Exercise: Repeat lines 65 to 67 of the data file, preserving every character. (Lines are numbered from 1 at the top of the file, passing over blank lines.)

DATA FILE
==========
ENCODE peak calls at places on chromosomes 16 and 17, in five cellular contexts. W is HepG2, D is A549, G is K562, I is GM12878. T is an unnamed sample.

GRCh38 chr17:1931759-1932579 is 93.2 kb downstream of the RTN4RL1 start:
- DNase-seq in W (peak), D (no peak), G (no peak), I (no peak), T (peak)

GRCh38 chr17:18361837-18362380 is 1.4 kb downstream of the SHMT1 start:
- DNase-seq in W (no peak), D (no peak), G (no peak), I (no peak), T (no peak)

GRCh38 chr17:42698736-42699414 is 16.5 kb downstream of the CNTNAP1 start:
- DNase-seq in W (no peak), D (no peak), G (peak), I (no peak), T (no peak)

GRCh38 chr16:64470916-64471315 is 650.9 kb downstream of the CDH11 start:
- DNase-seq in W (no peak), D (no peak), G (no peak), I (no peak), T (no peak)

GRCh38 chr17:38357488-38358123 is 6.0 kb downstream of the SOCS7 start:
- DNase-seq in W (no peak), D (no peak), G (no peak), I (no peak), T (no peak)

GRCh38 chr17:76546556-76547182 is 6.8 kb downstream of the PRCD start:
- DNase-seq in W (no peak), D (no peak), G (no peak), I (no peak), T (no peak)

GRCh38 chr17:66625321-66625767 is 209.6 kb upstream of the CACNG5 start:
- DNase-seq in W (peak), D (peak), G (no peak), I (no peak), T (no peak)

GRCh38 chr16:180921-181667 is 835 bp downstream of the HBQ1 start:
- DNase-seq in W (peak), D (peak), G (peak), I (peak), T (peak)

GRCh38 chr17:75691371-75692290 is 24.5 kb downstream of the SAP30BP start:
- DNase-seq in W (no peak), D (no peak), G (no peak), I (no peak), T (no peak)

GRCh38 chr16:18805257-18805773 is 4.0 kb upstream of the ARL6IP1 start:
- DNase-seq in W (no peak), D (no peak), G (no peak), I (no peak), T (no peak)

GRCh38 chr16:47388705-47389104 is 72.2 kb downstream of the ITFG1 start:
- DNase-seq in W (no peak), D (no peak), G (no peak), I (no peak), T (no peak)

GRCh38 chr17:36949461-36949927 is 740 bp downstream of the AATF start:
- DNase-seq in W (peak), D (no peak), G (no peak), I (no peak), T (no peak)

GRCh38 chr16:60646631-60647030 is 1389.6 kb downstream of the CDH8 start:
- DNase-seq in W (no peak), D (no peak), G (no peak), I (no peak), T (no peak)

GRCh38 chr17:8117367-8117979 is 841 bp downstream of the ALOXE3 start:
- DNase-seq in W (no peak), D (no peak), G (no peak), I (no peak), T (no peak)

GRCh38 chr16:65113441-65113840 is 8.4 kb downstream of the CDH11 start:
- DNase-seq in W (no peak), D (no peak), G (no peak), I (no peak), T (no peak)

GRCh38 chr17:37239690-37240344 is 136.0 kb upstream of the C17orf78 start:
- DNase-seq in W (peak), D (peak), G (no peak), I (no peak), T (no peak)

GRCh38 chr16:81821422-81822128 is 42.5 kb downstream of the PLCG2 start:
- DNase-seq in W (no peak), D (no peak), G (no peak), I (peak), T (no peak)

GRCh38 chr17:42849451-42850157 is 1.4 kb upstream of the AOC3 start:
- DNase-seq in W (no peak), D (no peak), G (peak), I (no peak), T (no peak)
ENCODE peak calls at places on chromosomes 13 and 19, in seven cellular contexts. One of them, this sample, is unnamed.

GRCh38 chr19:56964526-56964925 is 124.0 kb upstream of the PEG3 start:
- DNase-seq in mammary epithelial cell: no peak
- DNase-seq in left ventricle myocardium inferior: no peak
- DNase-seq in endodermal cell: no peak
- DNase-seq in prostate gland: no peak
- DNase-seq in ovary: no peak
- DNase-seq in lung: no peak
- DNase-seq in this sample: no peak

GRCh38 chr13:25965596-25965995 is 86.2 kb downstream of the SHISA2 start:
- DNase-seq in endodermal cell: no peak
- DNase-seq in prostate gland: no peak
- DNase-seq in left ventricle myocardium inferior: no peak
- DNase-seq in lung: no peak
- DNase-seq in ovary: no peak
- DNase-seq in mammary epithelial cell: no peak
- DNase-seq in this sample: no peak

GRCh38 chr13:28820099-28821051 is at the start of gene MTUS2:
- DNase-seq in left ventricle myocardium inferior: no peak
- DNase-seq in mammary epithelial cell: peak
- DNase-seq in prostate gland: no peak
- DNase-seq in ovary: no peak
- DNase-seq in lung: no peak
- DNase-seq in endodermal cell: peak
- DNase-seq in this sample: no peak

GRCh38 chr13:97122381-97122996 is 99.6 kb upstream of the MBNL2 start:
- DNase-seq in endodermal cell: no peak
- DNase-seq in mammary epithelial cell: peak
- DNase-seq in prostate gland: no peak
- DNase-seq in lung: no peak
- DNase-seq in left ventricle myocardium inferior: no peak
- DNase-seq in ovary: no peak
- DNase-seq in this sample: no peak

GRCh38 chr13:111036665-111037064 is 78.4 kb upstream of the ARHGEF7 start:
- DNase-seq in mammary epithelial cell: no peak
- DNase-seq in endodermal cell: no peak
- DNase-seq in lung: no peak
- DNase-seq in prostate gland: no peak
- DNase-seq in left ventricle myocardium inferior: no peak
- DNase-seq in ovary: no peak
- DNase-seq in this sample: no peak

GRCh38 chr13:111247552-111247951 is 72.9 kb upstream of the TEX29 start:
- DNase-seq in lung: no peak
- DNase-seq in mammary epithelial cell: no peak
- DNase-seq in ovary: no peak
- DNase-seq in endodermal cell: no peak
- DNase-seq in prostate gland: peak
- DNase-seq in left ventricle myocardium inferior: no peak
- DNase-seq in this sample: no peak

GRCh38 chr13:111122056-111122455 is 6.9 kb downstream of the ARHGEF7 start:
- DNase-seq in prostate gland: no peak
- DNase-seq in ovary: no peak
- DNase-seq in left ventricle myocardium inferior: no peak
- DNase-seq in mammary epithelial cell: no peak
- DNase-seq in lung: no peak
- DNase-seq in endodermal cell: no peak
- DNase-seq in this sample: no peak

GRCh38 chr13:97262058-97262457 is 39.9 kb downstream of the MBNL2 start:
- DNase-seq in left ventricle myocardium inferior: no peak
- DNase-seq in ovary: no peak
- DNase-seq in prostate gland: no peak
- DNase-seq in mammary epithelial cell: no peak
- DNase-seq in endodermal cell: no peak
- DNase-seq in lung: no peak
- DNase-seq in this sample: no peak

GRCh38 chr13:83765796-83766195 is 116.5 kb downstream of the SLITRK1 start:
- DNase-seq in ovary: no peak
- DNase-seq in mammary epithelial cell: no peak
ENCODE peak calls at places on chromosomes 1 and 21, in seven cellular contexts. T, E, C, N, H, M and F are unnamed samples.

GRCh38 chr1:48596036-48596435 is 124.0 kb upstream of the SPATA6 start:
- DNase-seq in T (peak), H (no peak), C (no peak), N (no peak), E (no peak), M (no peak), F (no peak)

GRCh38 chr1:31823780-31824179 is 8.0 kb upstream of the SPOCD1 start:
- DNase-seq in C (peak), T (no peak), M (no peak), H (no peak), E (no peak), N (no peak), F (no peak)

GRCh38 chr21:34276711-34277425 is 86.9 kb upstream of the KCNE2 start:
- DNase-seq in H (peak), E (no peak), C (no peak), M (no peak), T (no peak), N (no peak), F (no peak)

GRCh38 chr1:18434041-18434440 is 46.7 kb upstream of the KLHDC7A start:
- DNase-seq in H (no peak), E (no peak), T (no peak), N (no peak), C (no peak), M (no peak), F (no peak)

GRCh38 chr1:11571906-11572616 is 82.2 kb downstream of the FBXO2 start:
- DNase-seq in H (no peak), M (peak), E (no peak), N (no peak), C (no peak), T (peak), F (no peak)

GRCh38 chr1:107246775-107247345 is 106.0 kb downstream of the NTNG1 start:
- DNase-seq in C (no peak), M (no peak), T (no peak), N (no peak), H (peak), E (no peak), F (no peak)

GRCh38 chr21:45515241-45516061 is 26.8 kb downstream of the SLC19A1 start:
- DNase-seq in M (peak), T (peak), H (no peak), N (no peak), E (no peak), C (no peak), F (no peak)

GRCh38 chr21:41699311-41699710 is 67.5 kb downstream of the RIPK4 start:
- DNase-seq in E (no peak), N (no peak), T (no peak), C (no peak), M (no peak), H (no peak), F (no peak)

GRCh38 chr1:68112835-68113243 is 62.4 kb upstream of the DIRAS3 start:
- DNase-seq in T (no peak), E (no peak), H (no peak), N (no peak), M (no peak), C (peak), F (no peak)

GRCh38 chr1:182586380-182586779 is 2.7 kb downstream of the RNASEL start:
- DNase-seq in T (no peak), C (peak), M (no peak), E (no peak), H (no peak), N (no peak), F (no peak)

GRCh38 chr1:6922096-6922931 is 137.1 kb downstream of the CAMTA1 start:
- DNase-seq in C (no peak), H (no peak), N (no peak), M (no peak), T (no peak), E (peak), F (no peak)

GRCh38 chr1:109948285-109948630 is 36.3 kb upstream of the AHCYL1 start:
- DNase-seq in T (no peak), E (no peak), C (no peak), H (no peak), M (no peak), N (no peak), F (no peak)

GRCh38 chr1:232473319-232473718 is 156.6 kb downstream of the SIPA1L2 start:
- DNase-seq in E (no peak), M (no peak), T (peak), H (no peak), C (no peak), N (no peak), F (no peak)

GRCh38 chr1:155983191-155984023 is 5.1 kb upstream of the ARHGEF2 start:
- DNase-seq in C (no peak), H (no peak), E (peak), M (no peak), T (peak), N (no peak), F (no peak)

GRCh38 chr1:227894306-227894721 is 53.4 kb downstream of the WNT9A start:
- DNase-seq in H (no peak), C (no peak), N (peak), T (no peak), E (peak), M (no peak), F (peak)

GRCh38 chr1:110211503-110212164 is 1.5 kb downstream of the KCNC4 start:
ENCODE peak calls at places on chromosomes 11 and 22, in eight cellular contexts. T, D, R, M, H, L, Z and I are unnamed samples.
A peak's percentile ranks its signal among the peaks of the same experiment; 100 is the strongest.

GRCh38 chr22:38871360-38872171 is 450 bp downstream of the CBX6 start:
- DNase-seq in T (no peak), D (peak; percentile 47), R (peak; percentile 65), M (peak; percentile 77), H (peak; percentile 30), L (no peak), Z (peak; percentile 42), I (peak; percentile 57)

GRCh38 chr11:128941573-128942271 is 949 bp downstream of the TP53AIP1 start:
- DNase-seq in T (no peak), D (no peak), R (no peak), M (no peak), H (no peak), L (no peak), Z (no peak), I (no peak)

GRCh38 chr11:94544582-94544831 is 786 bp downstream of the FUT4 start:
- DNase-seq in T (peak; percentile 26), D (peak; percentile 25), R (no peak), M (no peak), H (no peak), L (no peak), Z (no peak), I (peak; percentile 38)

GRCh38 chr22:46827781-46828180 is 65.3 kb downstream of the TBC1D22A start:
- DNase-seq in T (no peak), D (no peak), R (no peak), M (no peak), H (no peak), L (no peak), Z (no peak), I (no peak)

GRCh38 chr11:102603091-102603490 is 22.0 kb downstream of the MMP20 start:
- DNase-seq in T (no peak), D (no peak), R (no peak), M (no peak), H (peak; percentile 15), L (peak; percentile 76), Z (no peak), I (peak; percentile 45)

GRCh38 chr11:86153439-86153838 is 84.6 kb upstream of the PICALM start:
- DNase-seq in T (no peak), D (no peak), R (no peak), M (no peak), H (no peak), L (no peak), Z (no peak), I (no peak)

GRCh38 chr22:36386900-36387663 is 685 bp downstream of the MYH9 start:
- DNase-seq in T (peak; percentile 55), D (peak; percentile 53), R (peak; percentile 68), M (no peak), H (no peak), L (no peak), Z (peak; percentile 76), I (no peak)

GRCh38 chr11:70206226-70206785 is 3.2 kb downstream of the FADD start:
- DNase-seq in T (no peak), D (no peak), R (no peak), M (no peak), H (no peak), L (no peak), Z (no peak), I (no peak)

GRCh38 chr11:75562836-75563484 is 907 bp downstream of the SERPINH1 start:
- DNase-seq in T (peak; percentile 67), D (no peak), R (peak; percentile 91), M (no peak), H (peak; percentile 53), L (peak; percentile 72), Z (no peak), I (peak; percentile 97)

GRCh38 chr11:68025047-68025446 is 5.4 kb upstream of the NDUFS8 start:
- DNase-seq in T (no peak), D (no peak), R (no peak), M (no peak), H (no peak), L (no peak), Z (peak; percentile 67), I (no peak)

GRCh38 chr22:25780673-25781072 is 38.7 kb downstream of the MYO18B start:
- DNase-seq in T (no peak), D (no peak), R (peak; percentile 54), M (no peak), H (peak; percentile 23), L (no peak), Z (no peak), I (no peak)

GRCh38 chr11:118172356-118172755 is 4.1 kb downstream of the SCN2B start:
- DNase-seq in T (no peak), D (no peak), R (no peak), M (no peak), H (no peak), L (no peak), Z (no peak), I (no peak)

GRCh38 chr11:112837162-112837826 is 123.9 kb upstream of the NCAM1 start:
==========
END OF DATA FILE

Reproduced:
- DNase-seq in mammary epithelial cell: peak
- DNase-seq in prostate gland: no peak
- DNase-seq in lung: no peak